The Blog

Alzheimer's: Take a Pill or Take a Walk?

We have to look into non-pharmacological ways to improve our quality of life with dementia, such as going to museums, taking a tai chi course, keeping a memory book, learning a second language or taking a daily walk.
This post was published on the now-closed HuffPost Contributor platform. Contributors control their own work and posted freely to our site. If you need to flag this entry as abusive, send us an email.

Alzheimer's disease is in the news every day. Some stories offer hope, such as promises to end Alzheimer's in five years, or promises hat biological markers will make early diagnosis possible in a very short time, as if knowing that you have a dementia will help you.

Informed experts know that despite positive scientific research news, medications to improve cognition are presently useful only for some people some of the time, and only when prescribed judiciously. The news about medication is particularly disappointing lately. For example, the off-label use of a much-prescribed drug in early stages of Alzheimer's has been found to be ineffective.

In fact, non-pharmacological lifestyle changes are more promising for immediate help, with often reported significant statistical correlations or causal relationships between improved quality of life among those with dementia and music, exercise, knowing a second language, or taking a walk -- London Telegraph Article ½ Hour walk Cuts Alzheimer's Risk.

Should we continue to wait anxiously for a pill to solve our problems with dementia, or is it time to search seriously for other ways to deal with this condition? It depends on our time frame.

For your and my children and grandchildren, scientific and pharmaceutical discoveries may herald a positive future. Why so long? Because even if there were a significant scientific breakthrough today in animal models or in a Petri dish, it is likely to take a decade or more to translate bench research into a medication useful in regenerating brains or meaningfully slowing down symptoms.

For those living with dementia today -- 5.4 million Americans, more than 30 million people worldwide -- and for the 44 percent of adults in the U.S. with a family member or a friend with Alzheimer's, we have to look into non-pharmacological ways to improve our quality of life with dementia, such as going to museums, taking a tai chi course, keeping a memory book, learning a second language or taking a daily walk.

What can you do?

Can a person with mild or even moderate memory loss safely take a walk regularly without getting confused about when and where? Yes they can, and here's what you can do to help.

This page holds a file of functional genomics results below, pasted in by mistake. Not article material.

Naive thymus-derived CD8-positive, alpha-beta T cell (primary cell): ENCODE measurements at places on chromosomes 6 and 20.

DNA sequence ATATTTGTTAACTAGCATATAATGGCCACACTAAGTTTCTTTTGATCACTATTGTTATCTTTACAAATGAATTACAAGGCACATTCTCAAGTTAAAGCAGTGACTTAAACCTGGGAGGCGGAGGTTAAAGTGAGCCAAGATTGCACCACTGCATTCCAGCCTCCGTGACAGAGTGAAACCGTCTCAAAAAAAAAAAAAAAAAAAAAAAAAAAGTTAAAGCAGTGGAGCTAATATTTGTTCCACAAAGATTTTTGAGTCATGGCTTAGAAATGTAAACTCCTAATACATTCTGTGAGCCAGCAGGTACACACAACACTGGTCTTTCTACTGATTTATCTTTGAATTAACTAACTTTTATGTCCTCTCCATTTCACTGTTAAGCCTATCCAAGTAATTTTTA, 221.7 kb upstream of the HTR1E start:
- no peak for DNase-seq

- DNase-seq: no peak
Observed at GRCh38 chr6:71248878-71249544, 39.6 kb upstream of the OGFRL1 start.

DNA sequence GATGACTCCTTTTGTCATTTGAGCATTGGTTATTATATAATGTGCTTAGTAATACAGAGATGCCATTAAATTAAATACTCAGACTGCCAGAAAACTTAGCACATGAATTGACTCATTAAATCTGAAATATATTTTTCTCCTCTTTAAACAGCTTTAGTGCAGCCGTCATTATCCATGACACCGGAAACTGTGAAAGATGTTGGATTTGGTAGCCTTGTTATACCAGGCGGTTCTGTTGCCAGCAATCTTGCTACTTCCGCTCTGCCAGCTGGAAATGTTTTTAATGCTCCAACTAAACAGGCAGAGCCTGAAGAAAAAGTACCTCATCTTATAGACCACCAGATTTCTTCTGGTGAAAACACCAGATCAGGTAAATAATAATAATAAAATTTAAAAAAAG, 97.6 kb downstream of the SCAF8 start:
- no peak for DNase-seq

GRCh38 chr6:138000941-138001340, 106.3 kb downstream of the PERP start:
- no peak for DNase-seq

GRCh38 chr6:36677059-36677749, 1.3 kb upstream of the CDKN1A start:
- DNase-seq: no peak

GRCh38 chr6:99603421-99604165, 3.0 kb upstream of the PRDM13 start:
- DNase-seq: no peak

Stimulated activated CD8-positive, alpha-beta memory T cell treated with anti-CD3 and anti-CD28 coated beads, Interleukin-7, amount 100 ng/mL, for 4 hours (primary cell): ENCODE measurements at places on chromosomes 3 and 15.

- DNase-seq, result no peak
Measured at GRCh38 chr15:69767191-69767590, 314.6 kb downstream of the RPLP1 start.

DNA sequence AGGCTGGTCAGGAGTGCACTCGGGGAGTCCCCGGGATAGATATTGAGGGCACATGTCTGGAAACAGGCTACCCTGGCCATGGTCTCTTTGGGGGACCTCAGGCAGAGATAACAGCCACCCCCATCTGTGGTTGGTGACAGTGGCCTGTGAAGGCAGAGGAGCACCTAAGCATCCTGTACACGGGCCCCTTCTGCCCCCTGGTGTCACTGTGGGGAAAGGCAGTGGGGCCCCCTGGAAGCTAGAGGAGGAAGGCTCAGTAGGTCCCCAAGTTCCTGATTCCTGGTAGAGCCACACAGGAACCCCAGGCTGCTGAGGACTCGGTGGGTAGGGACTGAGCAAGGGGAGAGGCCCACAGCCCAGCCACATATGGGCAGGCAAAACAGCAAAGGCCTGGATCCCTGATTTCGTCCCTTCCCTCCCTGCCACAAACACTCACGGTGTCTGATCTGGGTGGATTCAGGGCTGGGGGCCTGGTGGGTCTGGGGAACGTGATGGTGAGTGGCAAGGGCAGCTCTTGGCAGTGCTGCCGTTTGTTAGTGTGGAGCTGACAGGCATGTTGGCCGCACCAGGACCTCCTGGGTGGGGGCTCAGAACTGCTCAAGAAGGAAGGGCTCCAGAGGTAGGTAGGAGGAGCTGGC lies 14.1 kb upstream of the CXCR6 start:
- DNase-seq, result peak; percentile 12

If you have been diagnosed with Alzheimer's disease, plan a route, ask others you know to walk with you and start walking. Call it a "Walking Club." Recruit your partner, neighbors, friends and your children. Establish a routine that suits your way of life: Up at 8 a.m., breakfast at 8:30, dress for the walk at 9, friends over at 9:15, out the door at 9:30, the same 30-minute path each day, and back at 10.

Create a large-print schedule and put it on the wall; laminate it so that it feels official. Include a map of the walking path you have decided on, with pictures of significant landmarks and actual directions; insert the times you expect to pass each landmark and arrive home. If walking isn't your thing, figure out another way to exercise for 30 minutes a day, and recruit others to join your "30-Minutes-a-Day" Club.

If you live with or care for a person with Alzheimer's, it probably is not a bad idea for you to take a daily walk as well: exercise lowers cholesterol, lowers the need for insulin for those with diabetes and maintains mental alertness. Organize yourself to take a half hour walk at the same time every day. Invite the person with dementia to walk with you; tell her that you don't like to walk alone and that you need help to make sure you keep up the daily walks -- both true. If she says no, take the walks by yourself to begin with, and keep up the invitation.

The best path is simple and clear, has boundaries on both sides (for example, plantings) and passes landmarks like a corner store or a school. There is no chance of confusion on a path like this.

If there are shops along the way, stop to let salespeople know what you are doing so that they can be part of your safety net. Just in case, leave a note with a photo, the name of a friend and a phone number. Don't be embarrassed to involve the community. This video interview with a person in a very early stage of dementia conveys the benefits of a daily walk. As his dementia progresses he will be able to fall back on the path he has learned at this time.

Become active in your community and advocate for the town to establish walking clubs in public parks for people with memory issues and their partners, like the evidence-based walking clubs that an organization called Dementia Adventure are promoting around the U.K.

Never forget that while dementia is a terrible condition, millions of people in the U.S. and around the world with a diagnosis of Alzheimer's are keeping as healthy as they can -- both body and mind.